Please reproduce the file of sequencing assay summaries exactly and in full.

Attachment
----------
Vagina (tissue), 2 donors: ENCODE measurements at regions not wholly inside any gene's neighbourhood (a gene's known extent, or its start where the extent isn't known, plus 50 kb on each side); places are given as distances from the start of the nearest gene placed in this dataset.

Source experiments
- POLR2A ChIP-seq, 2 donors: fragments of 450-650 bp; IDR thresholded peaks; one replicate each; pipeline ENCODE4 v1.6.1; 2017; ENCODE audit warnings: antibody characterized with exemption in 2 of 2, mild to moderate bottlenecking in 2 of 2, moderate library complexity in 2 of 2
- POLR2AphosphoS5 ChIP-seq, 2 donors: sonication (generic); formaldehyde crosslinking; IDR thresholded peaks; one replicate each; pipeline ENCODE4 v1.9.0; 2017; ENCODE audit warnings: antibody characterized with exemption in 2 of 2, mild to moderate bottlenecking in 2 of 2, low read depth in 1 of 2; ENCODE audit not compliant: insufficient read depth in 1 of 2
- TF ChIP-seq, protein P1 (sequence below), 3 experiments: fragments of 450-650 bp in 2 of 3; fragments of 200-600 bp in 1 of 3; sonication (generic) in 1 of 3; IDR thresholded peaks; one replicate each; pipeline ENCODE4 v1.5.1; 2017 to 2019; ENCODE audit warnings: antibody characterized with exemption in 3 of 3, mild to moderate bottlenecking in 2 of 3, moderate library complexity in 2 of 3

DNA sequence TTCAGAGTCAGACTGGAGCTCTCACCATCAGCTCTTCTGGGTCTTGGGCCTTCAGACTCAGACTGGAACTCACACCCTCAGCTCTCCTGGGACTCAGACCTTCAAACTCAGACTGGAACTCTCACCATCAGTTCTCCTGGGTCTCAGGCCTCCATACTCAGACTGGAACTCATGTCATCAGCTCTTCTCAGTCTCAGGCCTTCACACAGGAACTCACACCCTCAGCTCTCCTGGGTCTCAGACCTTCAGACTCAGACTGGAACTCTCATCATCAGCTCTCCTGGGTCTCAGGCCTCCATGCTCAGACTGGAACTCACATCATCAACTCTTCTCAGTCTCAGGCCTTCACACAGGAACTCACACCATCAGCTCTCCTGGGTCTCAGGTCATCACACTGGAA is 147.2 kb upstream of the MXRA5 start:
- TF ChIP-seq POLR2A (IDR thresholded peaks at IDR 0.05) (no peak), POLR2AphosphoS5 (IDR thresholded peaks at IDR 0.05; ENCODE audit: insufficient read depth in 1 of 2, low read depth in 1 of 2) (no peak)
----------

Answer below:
Vagina (tissue), 2 donors: ENCODE measurements at regions not wholly inside any gene's neighbourhood (a gene's known extent, or its start where the extent isn't known, plus 50 kb on each side); places are given as distances from the start of the nearest gene placed in this dataset.

Source experiments
- POLR2A ChIP-seq, 2 donors: fragments of 450-650 bp; IDR thresholded peaks; one replicate each; pipeline ENCODE4 v1.6.1; 2017; ENCODE audit warnings: antibody characterized with exemption in 2 of 2, mild to moderate bottlenecking in 2 of 2, moderate library complexity in 2 of 2
- POLR2AphosphoS5 ChIP-seq, 2 donors: sonication (generic); formaldehyde crosslinking; IDR thresholded peaks; one replicate each; pipeline ENCODE4 v1.9.0; 2017; ENCODE audit warnings: antibody characterized with exemption in 2 of 2, mild to moderate bottlenecking in 2 of 2, low read depth in 1 of 2; ENCODE audit not compliant: insufficient read depth in 1 of 2
- TF ChIP-seq, protein P1 (sequence below), 3 experiments: fragments of 450-650 bp in 2 of 3; fragments of 200-600 bp in 1 of 3; sonication (generic) in 1 of 3; IDR thresholded peaks; one replicate each; pipeline ENCODE4 v1.5.1; 2017 to 2019; ENCODE audit warnings: antibody characterized with exemption in 3 of 3, mild to moderate bottlenecking in 2 of 3, moderate library complexity in 2 of 3

DNA sequence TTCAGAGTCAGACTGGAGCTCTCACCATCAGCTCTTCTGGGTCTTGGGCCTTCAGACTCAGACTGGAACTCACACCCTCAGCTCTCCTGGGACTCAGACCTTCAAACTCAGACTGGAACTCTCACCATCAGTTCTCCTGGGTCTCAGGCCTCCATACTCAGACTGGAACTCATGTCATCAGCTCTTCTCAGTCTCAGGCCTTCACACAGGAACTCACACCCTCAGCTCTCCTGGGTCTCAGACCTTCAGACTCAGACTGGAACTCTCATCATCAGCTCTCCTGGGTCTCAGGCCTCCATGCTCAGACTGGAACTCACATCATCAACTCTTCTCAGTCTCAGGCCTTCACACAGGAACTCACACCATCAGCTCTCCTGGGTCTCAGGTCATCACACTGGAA is 147.2 kb upstream of the MXRA5 start:
- TF ChIP-seq POLR2A (IDR thresholded peaks at IDR 0.05) (no peak), POLR2AphosphoS5 (IDR thresholded peaks at IDR 0.05; ENCODE audit: insufficient read depth in 1 of 2, low read depth in 1 of 2) (no peak)